A first track success for handler Peter Flood headlined the traditional point-to-point and hunter chase card at Cork Racecourse on Easter Monday.
The Kilcock native who previously rode between the flags for a number of years has saddled a total of 36 winners in the pointing fields, however having been one of the handlers who has availed of the option to take out a Hunter Chase Licence, the decision was handsomely rewarded with his first success under rules when Save Us Avis lowered the colours of The Forge Hill in the Glenview & Rathbarry Mares Maiden Hunter Chase.
A mares’ open winner at Moig South before Christmas, the nine-year-old daughter of Mahler who is owned by a real pointing family in the Mulvihill’s, got the better of The Forge Hill, who has been the standard bearer in the mares division this term in the home straight, and in the end Paul Bannon’s mount had enough up her sleeve to hold off the late attentions of Trickalight and Luke Murphy.
Murphy enjoy better fortunes in the Cork & Waterford Mares point-to-point bumper when he guided Letthetruthbeknown to a comfortable eight-length success for the in-form team of Denis Murphy.
The Shirocco mare who had made her debut at Ballycahane last season, had finished tailed off in a Gowran Park bumper more recently which meant that she was sent off at unfancied odds of 22/1, however having come from the rear of the field she hit the front before entering the final furlong and quickly put distance between herself and the rest of the field.
The five-year-old ultimately got the better of Golden Bidar in second with the long-absent Royal Gloriosa offering a great deal of promise to take third.
The other point-to-point bumper on the card, the Pegus Horse Feed-sponsored finale, saw Cobblers Dream take advantage of a slight easing of the race conditions owing to the ongoing implications of the Covid-19 pandemic, to run out a 12/1 winner under James Hannon.
The five-year-old may have only pulled up on his sole previous outing in a Turtulla maiden back in November, however his connections clearly hold him in high regard as he was back in from an opening price of 40/1 and duly delivered to get the better of two shorter-priced rivals in Midnight It Is and Casey West.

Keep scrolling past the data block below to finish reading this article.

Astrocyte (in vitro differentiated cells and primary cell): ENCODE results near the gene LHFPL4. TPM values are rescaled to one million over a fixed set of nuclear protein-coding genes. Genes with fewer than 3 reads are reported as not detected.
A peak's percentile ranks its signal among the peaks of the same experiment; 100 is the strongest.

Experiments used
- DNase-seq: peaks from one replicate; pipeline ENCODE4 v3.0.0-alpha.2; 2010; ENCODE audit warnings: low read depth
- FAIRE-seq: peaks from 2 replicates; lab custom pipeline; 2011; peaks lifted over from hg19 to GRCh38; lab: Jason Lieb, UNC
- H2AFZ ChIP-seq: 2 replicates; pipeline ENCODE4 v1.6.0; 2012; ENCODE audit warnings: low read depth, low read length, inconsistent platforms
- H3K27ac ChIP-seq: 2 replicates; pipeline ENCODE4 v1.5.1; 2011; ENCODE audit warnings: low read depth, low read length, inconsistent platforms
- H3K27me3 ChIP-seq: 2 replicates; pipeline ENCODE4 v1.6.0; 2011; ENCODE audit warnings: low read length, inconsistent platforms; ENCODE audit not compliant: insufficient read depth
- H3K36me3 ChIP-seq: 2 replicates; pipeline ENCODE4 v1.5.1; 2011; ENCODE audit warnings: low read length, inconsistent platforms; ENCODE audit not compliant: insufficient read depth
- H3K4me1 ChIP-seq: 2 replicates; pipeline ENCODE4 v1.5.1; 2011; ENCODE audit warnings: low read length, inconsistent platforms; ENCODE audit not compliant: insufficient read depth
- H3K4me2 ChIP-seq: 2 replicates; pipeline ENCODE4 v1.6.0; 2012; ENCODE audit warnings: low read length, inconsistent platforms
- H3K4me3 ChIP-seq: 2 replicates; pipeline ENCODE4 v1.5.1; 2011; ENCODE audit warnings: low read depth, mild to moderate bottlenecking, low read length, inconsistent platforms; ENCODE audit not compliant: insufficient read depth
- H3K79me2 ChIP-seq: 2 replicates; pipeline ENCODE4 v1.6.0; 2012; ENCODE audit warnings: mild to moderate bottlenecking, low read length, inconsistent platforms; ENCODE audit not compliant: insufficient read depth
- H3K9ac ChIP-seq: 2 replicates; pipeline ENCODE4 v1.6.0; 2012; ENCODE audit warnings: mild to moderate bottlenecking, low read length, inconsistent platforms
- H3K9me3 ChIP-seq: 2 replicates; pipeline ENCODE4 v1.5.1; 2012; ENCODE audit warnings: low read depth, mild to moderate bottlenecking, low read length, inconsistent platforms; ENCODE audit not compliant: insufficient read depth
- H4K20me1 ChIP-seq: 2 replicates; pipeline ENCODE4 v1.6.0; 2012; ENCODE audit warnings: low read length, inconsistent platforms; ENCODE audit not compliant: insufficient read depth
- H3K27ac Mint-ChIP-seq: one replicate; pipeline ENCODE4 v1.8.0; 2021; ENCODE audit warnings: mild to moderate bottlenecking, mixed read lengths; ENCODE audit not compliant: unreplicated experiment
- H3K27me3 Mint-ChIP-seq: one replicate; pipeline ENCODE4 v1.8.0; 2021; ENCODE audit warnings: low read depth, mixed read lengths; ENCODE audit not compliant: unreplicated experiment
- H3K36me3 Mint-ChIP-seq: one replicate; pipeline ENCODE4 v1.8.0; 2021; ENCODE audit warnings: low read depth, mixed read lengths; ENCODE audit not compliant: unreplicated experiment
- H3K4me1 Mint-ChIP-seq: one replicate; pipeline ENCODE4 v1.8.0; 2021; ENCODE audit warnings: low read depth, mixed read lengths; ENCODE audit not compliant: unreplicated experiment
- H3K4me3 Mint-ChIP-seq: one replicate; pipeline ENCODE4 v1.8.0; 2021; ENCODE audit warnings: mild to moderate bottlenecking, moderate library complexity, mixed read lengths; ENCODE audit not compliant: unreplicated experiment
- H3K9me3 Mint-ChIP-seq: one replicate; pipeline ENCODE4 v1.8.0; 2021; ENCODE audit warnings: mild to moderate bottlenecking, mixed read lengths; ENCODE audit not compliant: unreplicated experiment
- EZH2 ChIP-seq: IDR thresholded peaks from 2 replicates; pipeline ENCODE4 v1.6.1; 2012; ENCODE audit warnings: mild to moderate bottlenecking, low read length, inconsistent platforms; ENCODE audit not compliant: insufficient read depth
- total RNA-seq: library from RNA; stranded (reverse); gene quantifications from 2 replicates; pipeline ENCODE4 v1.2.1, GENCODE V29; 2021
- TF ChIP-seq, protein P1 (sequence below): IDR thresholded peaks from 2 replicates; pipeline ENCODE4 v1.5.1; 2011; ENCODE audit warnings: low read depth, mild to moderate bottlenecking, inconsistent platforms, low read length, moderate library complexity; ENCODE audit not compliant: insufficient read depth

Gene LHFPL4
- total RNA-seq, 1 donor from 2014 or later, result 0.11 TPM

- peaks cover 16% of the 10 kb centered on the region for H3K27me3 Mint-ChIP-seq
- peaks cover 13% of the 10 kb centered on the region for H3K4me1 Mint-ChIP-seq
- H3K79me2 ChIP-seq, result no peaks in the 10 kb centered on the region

That pair has both finished second in point-to-point bumpers in recent weeks at Punchestown and Tipperary respectively.
There was further frustration for favourite backers when the odds-on shot Winged Leader got turned over by Warriors Tale in the Jack Tyner Memorial Hunter Chase.
Eugene O’Sullivan’s 12-year-old had run in three opens during the autumn with a best effort of second behind Templebredin at Boulta in November, but he took a significant step forward in the hands of the trainer’s daughter Maxine, as they defeated the Tetretema Cup runner-up by two and-a-half lengths with the Enda Bolger pair of Blue Templar and Auvergnat taking third and fourth positions.
Owned by Trevor Hemmings, the British-bred had previously enjoyed success over the National fences at Aintree in the 2018 Grand Sefton when with Paul Nicholls and connections had hoped to qualify him for the Foxhunters at the Liverpool venue before the Covid-19 restrictions brought point-to-point action to a halt.
There was some relief for favourite supporters when Wrong Direction duly delivered a performance fitting of his odds-on price as he landed the John Thomas McNamara Series Maiden Hunter Chase under Johnny Hurley.
A former winner of the INHSC Final, Seamus Spillane’s 11-year-old struggled in the Tetretema Cup at Gowran on his latest outing, however the slight drop in grade paid off as he overcame the persistent challenge of the 50/1 shot Easca Mor to take control of the three-mile contest after the last and he may now be set to return to handicap company on the track.